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Theater companies around the country are increasingly incorporating multimedia into their productions. I first encountered this trend when I saw "War Horse" at Lincoln Center in New York. The stage was completely open, and the set consisted of images projected above it. Portable pieces moved in and out when they were needed.

Some Salt Lake productions have used slides and title cards for some time, but two current productions — Pygmalion's "Selma '65" and Salt Lake Acting Company's "Climbing With Tigers" — depend heavily on a variety of visual effects to involve their audiences. The technique is remarkably effective in both productions.

Catherine Filloux's "Selma '65" profiles two people on opposing sides of the civil-rights struggle in 1960s Alabama. Viola Liuzzo, a white woman from Detroit, has come to participate in the march from Selma to Montgomery because "the right to vote belongs to all of us." The play catches her as she is driving back to Montgomery with Leroy, a young black man, to pick up marchers.

Viola's father once told her to "make a trail of rocks if you get lost," and she uses these rocks to tell her story. Flashbacks reveal her relationship with her husband, Jim, their five children and her black housekeeper and friend Sarah, who she says "always got me off the ledge."

"There's just a fine line that divides us," Viola tells Leroy, and this is also true of her relationship to Tommy Rowe, the play's other character.

Both are Southerners from poor families with very little schooling who have been married three times, but Tommy is clearly a racist. He has infiltrated the Ku Klux Klan to keep the FBI aware of its activities. "I am here because I love the FBI and my country," he says.

He thinks civil-rights activists are communists, and he is obsessed with exposing and eliminating them. As the action of the play accelerates, he is a passenger in a speeding car of Klansmen chasing Viola.

Tracie Merrill plays both Viola and Tommy in a dynamic performance that never wavers in its clarity and dramatic intensity. Director Lane Richins orchestrates her movements — quieter and gentler as Viola and more abrasive and agitated as Tommy — to keep the audience engaged.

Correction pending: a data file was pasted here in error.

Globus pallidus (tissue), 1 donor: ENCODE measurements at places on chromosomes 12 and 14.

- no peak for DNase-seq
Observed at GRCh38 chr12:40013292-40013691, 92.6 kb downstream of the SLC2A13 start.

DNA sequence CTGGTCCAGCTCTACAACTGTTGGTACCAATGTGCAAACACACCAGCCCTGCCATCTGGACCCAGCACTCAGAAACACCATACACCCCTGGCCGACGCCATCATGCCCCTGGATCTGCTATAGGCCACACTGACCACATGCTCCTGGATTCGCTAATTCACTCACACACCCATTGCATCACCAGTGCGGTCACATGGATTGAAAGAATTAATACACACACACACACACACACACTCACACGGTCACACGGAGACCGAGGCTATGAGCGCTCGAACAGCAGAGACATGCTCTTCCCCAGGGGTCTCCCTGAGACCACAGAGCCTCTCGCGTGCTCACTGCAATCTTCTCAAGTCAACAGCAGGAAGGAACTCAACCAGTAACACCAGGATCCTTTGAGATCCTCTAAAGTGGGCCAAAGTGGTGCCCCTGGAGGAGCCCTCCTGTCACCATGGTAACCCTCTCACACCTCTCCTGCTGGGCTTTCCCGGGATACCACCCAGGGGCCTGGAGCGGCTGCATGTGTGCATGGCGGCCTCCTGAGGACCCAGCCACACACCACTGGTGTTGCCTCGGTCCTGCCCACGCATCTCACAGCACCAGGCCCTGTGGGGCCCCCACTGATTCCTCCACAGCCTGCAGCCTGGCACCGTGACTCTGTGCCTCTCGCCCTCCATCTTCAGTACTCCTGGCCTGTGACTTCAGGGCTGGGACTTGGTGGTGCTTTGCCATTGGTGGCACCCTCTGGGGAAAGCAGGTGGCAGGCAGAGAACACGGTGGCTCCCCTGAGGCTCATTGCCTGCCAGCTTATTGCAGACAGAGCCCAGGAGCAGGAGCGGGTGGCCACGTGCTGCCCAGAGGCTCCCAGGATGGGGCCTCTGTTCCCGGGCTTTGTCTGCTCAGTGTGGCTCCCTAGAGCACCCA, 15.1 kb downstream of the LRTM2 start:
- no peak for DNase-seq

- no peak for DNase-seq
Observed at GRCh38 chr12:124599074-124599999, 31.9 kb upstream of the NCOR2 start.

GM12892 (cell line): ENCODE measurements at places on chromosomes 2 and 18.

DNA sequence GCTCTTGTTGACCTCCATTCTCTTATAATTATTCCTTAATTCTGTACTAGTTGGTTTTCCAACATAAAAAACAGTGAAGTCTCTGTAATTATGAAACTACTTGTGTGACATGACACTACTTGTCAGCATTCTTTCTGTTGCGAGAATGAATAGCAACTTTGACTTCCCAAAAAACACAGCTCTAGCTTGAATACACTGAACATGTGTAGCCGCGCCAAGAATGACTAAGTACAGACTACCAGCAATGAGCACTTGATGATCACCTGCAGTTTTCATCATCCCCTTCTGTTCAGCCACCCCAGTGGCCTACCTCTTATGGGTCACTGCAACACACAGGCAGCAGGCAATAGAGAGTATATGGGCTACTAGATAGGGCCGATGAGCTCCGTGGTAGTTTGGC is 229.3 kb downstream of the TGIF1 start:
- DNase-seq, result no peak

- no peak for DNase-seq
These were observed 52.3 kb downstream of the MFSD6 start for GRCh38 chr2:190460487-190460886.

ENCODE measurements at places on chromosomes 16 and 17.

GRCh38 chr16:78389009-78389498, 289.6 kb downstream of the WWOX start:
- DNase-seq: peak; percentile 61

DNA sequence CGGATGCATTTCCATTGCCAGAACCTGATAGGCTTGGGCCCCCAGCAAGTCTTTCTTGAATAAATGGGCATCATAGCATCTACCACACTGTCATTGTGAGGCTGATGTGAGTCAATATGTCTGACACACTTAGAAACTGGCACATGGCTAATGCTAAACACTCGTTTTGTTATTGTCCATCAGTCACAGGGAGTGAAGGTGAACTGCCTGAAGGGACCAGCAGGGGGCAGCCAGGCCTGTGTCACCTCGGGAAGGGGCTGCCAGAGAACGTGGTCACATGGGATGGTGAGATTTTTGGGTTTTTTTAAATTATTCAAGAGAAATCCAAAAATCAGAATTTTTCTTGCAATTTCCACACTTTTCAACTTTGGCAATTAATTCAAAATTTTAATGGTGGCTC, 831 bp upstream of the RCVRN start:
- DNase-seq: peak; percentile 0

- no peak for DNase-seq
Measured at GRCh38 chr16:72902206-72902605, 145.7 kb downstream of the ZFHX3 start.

But the script works against maintaining emotional momentum as the play builds to a climax. It jumps not only back and forth between the two characters but also backward and forward in time; that does capture the chaos that's occurring, but it makes the action feel disjointed and confusing at times, and the choppiness increases toward the end when the play should be tightest and tensest.

But Thomas George's scenic design and Mikal Troy Klee's projections are direct and powerful. George's stark, symbolic set consists of a chair, section of barbed-wire fence, outline of a highway descending from the ceiling, and suggestion of a noose on the floor. To the left is a screen on which is projected a montage of civil-rights photos and videos along with a repeated image of a lonely road winding away through dark trees. Pilar Davis' atmospheric lighting shifts help us track character and time changes.

"Climbing With Tigers" is a collaborative production on every level. SLAC and Flying Bobcat Theatrical Laboratory are jointly producing the play's world premiere. Playwright Troy Deutsch dramatized the story from the book by Nathan Glad, an 8-year-old with brittle-bone disease, and Dallas Graham, director of the Red Fred Project, which is publishing books written by children with serious illnesses around the country.